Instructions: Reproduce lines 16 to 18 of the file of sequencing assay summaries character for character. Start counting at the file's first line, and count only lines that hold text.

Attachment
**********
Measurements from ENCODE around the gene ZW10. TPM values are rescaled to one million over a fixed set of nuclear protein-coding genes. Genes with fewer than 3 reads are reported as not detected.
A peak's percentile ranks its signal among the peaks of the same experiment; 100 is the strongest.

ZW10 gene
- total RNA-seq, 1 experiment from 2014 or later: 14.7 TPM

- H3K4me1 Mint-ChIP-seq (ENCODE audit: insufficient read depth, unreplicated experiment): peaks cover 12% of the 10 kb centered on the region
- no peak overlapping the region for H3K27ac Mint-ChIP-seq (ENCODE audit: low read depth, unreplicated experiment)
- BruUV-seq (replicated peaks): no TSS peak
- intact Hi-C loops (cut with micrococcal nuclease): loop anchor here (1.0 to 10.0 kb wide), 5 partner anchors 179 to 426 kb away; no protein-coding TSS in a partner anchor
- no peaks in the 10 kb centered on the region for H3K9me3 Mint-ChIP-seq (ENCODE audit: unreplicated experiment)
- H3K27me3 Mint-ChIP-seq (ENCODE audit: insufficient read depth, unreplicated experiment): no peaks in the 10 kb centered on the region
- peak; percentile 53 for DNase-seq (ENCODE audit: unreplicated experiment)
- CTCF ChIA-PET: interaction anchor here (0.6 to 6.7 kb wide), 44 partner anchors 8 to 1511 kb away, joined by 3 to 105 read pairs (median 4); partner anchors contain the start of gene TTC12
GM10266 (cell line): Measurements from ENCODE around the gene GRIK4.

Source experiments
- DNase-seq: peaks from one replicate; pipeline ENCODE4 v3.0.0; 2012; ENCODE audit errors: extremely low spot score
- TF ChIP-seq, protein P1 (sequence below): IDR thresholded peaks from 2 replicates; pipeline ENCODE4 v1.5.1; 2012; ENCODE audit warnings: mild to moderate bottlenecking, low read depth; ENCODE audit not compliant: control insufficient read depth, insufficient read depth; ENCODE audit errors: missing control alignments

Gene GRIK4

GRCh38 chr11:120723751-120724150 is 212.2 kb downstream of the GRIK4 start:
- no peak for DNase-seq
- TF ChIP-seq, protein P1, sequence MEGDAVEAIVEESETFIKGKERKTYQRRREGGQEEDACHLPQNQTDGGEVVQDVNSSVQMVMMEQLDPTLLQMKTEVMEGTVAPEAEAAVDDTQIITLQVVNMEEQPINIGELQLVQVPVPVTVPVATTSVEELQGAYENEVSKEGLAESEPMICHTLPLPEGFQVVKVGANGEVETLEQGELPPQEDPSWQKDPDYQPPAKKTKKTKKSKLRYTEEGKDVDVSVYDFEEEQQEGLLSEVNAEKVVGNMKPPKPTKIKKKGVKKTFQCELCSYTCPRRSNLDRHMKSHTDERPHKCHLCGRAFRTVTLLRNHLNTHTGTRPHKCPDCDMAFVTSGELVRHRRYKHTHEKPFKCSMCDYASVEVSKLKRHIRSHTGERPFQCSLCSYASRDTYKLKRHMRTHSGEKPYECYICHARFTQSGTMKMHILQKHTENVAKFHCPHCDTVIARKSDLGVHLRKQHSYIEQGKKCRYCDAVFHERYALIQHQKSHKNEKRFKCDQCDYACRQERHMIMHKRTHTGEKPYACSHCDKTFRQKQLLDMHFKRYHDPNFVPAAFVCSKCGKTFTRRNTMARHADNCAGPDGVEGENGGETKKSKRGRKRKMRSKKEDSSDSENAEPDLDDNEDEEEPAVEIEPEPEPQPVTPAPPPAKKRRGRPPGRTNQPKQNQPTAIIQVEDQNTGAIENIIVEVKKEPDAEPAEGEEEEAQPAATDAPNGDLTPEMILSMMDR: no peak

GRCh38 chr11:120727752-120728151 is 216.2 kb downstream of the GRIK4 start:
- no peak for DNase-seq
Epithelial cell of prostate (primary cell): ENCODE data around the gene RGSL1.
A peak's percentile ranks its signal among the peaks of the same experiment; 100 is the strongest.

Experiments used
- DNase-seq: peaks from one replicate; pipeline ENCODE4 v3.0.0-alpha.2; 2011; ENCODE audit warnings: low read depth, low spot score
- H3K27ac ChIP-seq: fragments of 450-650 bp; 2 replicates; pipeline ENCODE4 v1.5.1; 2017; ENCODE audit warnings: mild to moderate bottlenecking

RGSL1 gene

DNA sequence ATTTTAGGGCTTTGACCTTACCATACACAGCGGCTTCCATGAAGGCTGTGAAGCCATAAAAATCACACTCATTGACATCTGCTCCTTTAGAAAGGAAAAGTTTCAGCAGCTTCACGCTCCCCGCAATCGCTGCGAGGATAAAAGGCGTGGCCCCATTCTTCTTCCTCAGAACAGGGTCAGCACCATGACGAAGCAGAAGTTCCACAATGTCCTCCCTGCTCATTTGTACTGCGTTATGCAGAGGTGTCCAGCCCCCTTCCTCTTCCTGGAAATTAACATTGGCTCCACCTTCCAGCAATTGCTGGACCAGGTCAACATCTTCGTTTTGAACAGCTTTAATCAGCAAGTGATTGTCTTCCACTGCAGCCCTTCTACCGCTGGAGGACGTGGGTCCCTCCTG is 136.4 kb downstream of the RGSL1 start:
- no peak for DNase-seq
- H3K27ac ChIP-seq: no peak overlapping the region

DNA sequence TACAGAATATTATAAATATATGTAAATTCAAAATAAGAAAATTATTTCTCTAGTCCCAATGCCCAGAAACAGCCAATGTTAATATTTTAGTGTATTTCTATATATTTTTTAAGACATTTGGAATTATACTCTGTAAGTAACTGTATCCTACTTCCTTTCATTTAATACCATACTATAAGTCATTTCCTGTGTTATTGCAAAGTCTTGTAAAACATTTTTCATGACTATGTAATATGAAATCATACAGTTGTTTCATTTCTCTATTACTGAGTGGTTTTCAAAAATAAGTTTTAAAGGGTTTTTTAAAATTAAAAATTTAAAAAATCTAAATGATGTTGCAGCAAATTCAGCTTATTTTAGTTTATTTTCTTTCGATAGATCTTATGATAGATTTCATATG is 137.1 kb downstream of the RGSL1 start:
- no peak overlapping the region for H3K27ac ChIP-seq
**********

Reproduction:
- TF ChIP-seq, protein P1 (sequence below): IDR thresholded peaks from 2 replicates; pipeline ENCODE4 v1.5.1; 2012; ENCODE audit warnings: mild to moderate bottlenecking, low read depth; ENCODE audit not compliant: control insufficient read depth, insufficient read depth; ENCODE audit errors: missing control alignments

Gene GRIK4

GRCh38 chr11:120723751-120724150 is 212.2 kb downstream of the GRIK4 start: